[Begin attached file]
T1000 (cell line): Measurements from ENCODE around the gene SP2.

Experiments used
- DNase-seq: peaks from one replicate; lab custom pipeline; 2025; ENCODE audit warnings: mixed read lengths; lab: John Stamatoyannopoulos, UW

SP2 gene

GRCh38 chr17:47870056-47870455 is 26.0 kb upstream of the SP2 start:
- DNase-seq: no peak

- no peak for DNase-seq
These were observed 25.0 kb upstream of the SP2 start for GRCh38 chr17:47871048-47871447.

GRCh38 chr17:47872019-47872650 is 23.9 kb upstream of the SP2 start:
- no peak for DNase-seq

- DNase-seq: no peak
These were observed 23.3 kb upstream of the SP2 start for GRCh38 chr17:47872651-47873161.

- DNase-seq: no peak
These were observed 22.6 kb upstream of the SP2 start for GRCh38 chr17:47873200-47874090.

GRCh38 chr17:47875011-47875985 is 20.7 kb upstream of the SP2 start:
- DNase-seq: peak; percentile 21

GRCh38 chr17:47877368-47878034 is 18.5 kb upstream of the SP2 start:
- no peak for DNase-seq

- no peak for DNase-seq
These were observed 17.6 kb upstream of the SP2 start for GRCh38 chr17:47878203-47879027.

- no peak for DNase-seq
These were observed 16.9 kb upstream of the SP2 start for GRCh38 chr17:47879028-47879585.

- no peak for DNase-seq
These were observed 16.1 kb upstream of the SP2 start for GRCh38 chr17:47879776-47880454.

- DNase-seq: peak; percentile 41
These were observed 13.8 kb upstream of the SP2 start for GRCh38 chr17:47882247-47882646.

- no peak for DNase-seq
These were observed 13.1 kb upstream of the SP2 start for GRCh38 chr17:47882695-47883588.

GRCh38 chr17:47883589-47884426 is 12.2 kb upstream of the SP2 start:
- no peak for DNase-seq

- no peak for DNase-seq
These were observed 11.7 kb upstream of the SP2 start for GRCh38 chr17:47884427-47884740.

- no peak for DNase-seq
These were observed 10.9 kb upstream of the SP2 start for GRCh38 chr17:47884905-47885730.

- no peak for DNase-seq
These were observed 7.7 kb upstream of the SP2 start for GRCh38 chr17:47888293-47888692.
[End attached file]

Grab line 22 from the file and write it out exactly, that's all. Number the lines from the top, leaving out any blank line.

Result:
These were observed 16.9 kb upstream of the SP2 start for GRCh38 chr17:47879028-47879585.